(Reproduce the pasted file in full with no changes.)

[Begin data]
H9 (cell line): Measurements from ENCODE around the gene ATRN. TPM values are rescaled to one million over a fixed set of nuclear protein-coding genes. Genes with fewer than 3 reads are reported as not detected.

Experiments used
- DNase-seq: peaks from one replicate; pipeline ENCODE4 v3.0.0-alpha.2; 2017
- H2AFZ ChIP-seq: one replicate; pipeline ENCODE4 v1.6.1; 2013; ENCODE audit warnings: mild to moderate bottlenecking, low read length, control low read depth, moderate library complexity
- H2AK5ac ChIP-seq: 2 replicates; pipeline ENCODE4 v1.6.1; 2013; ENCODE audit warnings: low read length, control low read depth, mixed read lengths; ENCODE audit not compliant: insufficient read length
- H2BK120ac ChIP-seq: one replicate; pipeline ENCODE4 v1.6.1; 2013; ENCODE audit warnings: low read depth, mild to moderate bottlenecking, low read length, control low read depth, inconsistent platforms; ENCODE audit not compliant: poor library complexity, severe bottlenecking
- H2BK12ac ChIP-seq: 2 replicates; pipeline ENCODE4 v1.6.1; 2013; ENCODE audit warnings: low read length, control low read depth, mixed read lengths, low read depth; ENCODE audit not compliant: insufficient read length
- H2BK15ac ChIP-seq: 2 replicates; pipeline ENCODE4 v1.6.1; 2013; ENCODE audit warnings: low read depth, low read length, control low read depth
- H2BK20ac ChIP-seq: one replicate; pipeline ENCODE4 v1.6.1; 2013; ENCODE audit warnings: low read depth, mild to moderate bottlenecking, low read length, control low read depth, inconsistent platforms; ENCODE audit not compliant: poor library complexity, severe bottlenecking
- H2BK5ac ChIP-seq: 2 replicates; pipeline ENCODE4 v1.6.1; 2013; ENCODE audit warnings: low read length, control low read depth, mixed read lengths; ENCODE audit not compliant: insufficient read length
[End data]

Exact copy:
H9 (cell line): Measurements from ENCODE around the gene ATRN. TPM values are rescaled to one million over a fixed set of nuclear protein-coding genes. Genes with fewer than 3 reads are reported as not detected.

Experiments used
- DNase-seq: peaks from one replicate; pipeline ENCODE4 v3.0.0-alpha.2; 2017
- H2AFZ ChIP-seq: one replicate; pipeline ENCODE4 v1.6.1; 2013; ENCODE audit warnings: mild to moderate bottlenecking, low read length, control low read depth, moderate library complexity
- H2AK5ac ChIP-seq: 2 replicates; pipeline ENCODE4 v1.6.1; 2013; ENCODE audit warnings: low read length, control low read depth, mixed read lengths; ENCODE audit not compliant: insufficient read length
- H2BK120ac ChIP-seq: one replicate; pipeline ENCODE4 v1.6.1; 2013; ENCODE audit warnings: low read depth, mild to moderate bottlenecking, low read length, control low read depth, inconsistent platforms; ENCODE audit not compliant: poor library complexity, severe bottlenecking
- H2BK12ac ChIP-seq: 2 replicates; pipeline ENCODE4 v1.6.1; 2013; ENCODE audit warnings: low read length, control low read depth, mixed read lengths, low read depth; ENCODE audit not compliant: insufficient read length
- H2BK15ac ChIP-seq: 2 replicates; pipeline ENCODE4 v1.6.1; 2013; ENCODE audit warnings: low read depth, low read length, control low read depth
- H2BK20ac ChIP-seq: one replicate; pipeline ENCODE4 v1.6.1; 2013; ENCODE audit warnings: low read depth, mild to moderate bottlenecking, low read length, control low read depth, inconsistent platforms; ENCODE audit not compliant: poor library complexity, severe bottlenecking
- H2BK5ac ChIP-seq: 2 replicates; pipeline ENCODE4 v1.6.1; 2013; ENCODE audit warnings: low read length, control low read depth, mixed read lengths; ENCODE audit not compliant: insufficient read length